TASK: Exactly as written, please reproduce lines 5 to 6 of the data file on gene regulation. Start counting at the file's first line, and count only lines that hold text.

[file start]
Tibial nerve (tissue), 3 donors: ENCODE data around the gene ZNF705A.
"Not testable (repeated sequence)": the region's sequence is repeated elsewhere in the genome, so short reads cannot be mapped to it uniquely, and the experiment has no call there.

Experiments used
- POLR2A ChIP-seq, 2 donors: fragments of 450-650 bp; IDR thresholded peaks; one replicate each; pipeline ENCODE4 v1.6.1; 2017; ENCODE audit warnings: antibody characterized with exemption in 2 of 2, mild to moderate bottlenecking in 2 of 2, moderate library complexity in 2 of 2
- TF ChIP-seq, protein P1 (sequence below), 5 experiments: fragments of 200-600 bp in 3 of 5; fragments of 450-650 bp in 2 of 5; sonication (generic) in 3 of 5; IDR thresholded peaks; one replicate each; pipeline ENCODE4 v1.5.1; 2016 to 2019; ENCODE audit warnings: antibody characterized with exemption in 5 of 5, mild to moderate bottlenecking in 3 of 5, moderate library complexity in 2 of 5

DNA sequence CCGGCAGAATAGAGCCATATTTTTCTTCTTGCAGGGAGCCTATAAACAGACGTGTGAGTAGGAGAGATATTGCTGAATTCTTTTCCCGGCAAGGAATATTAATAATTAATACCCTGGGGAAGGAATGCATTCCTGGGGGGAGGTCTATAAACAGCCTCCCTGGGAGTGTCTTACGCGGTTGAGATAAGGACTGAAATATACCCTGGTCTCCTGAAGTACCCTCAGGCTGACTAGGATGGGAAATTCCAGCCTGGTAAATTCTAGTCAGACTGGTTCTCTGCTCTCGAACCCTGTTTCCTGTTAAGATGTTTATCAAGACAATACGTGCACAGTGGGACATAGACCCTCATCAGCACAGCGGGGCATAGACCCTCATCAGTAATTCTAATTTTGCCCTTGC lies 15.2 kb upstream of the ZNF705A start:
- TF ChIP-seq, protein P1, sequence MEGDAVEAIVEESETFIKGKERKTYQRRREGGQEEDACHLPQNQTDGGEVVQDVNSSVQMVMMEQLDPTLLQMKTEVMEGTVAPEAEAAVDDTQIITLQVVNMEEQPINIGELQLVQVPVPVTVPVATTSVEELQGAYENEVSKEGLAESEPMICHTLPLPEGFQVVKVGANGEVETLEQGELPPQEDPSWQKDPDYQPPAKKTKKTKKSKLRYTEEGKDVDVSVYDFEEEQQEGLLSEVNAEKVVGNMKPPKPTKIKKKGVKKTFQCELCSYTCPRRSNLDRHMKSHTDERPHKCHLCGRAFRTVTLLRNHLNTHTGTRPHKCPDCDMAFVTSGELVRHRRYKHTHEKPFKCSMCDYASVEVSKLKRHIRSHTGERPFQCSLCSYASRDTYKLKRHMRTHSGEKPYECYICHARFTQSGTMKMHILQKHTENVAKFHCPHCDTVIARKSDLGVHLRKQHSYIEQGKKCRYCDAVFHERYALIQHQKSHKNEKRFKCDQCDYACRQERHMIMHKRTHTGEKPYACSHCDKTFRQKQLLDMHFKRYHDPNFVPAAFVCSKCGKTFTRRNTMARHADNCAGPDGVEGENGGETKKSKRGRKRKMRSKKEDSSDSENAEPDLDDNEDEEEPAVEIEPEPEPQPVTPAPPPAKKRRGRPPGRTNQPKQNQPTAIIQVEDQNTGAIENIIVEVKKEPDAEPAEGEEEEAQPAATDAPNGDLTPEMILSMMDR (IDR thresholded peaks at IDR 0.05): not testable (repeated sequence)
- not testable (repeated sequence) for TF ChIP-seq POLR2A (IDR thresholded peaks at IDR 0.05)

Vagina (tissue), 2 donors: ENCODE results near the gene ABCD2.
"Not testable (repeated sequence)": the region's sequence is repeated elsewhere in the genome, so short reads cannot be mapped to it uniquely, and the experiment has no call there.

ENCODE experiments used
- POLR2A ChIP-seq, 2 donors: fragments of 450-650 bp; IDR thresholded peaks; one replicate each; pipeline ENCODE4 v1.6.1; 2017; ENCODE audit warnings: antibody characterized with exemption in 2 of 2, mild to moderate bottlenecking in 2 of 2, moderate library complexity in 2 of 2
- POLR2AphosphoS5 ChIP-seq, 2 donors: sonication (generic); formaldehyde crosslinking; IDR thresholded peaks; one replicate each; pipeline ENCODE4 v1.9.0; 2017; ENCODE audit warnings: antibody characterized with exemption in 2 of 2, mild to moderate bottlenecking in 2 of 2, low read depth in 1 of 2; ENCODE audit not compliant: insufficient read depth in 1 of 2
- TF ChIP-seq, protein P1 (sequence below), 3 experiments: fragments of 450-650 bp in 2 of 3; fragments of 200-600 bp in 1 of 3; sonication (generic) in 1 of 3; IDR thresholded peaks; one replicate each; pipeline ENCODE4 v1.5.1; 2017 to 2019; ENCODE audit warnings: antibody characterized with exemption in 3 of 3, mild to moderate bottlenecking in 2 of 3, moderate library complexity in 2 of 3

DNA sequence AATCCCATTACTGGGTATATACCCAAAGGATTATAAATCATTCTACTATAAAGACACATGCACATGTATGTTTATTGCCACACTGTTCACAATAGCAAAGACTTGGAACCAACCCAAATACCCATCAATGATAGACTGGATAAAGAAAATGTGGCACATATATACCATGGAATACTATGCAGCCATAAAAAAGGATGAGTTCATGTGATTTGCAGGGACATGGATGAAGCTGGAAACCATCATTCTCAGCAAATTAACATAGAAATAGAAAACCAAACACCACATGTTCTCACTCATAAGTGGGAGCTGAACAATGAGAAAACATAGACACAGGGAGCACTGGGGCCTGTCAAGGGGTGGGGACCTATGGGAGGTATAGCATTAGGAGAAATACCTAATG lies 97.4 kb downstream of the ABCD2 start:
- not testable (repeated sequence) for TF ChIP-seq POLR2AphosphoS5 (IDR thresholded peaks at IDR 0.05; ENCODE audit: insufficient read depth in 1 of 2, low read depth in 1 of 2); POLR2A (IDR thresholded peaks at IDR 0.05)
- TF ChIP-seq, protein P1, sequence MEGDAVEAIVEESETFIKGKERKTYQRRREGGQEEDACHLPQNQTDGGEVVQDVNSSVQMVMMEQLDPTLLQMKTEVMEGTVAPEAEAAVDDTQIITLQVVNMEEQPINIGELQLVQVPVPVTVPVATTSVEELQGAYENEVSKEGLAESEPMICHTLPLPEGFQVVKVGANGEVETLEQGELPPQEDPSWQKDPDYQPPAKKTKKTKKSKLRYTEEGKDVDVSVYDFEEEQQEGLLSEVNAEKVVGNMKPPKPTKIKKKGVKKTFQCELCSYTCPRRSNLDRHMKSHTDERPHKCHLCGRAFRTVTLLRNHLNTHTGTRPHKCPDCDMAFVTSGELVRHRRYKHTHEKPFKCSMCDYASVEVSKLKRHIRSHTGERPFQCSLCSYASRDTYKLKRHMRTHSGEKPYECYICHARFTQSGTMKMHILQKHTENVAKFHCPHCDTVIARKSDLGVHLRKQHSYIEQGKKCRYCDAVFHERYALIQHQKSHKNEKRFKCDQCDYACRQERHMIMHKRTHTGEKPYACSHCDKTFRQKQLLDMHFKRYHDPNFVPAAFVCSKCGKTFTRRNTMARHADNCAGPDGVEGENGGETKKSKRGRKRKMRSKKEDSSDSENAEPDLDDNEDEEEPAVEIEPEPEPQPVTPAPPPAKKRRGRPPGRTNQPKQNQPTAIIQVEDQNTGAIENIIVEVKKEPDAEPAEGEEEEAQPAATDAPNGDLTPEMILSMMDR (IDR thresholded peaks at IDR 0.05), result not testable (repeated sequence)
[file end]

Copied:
- TF ChIP-seq, protein P1 (sequence below), 5 experiments: fragments of 200-600 bp in 3 of 5; fragments of 450-650 bp in 2 of 5; sonication (generic) in 3 of 5; IDR thresholded peaks; one replicate each; pipeline ENCODE4 v1.5.1; 2016 to 2019; ENCODE audit warnings: antibody characterized with exemption in 5 of 5, mild to moderate bottlenecking in 3 of 5, moderate library complexity in 2 of 5

DNA sequence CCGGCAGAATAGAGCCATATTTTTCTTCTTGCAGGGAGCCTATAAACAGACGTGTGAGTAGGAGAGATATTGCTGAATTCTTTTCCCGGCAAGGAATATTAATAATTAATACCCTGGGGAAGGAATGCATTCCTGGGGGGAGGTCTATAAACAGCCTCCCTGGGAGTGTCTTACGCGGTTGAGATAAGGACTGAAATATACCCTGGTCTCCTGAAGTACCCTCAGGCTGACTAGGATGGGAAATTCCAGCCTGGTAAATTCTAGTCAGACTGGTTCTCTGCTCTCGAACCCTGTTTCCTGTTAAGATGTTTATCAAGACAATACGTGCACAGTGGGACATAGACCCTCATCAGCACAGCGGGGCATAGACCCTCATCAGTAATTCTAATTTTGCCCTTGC lies 15.2 kb upstream of the ZNF705A start: